Stonewall was, undoubtedly, a turning point in LGBTQI+ activism.

The uprising that grew following a police raid on the Stonewall Inn in Greenwich Village, New York, late on the 27th and into the early morning of the 28th of June 1969 galvanised many within the queer community struggling for recognition, greater legal freedoms, and equality.

The bar sits directly opposite a small park – Christopher Park. It is a compact triangle of trees, flowers, benches, and (now) a plaque and sculpture that both marks the difficult events of that night and celebrates the changes that have followed on from it.

On the first anniversary, a group of local activists celebrated with what was then called the Christopher Street Liberation Day Parade. It is that parade which went on to form the foundation for Pride parades across the world.

LGBTQI+ activism has always, at its very core, been intersectional. The organising committee of the parade was no exception.

Pride month is consequently not simply a significant moment for reflection, remembrance, and celebration for the queer community, but it should also be a point where we all pause and hold ourselves to account. 

Confronting ourselves by asking how open we are to the wonderful richness and complexity of that humanity of which we are a part?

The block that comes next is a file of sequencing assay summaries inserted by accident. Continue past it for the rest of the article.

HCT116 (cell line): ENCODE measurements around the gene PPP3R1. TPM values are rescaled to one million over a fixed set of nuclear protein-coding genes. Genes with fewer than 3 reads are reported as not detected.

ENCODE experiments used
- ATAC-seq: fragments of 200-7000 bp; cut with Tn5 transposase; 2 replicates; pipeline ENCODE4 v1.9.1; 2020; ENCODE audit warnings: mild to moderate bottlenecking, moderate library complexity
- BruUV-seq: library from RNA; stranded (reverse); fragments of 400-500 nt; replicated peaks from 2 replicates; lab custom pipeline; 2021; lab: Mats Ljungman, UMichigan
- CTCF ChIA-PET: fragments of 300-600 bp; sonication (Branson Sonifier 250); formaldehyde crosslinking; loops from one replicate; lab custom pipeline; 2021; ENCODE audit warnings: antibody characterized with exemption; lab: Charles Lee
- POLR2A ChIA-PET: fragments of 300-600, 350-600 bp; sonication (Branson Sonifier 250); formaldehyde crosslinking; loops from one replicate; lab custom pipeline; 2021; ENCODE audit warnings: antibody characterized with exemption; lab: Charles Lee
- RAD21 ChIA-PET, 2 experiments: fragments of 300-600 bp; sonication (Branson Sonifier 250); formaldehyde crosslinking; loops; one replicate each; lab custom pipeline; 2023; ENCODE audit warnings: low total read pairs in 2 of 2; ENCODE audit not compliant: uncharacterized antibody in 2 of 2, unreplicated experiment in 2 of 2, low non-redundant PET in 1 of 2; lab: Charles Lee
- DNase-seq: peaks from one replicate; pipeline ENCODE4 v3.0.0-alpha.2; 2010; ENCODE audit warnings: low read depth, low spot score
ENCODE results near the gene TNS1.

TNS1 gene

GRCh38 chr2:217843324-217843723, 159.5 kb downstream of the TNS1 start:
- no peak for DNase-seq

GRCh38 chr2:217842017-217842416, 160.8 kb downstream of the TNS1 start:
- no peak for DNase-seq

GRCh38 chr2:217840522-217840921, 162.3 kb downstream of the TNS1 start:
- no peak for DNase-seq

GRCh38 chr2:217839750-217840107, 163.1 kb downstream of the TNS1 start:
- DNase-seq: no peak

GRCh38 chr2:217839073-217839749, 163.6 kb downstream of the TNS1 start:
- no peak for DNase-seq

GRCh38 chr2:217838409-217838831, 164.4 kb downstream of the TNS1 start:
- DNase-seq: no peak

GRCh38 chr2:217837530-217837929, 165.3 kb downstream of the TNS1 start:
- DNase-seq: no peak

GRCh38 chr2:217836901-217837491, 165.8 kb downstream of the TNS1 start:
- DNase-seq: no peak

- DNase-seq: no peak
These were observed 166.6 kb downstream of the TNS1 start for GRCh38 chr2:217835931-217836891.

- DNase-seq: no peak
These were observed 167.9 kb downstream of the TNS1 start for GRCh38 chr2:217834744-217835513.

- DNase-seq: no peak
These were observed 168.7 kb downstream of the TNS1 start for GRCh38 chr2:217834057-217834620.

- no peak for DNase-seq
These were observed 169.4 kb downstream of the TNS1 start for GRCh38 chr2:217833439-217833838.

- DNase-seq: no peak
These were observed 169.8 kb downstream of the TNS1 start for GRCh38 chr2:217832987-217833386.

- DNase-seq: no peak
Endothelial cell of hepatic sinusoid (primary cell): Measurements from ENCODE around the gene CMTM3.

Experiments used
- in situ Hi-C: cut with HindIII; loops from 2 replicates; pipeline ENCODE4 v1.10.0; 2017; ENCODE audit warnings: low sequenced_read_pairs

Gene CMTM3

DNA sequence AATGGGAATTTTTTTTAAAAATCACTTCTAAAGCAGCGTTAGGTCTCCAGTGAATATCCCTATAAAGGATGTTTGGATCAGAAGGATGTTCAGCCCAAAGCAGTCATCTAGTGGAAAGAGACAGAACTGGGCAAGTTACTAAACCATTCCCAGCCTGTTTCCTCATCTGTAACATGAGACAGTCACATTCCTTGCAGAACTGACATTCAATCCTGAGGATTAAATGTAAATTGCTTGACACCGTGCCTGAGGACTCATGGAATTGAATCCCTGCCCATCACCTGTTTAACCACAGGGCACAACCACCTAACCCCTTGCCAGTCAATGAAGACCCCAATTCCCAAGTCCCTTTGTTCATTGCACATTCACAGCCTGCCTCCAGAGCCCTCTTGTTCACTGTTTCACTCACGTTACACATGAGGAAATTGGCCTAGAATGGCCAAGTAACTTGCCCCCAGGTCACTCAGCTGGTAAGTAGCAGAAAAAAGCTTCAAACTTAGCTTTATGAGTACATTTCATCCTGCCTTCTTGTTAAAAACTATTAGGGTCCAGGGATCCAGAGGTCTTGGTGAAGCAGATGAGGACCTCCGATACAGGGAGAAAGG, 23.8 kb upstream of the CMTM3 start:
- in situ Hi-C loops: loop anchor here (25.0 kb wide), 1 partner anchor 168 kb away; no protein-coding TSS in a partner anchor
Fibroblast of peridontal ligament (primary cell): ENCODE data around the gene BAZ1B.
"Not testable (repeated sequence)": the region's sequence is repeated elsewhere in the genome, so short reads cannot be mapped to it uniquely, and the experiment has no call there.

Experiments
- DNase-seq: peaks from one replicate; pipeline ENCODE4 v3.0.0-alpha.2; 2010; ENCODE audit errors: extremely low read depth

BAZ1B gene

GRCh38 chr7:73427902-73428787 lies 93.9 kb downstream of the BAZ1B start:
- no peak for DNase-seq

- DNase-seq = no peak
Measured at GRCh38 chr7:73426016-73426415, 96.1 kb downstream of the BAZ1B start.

The struggle for LGBTQI+ rights and freedoms did not begin with the Stonewall uprising in 1969, nor was it the point at which those sought for freedoms were achieved. The struggle is ongoing, continuous; global, national, regional, local, and personal.

If we are to truly work for an inclusive and welcoming community, the requirement to advocate for freedom and justice must be with us always, all the time, not just every June./p>

We must continue to challenge ourselves by asking what are we doing, today, to strive for a world that is better for us all?

Dr Ian Lamond

Senior Lecturer / School Of Events, Tourism And Hospitality Management

Ian is an events researcher examining the conceptual foundations of event studies. His research interests intersect cultural studies; sociology; political/social theory, and anthropology. His work encompasses events of dissent; creativity and protest; events marking the end of life, and events of the 'other'.

More from the blog

All blogs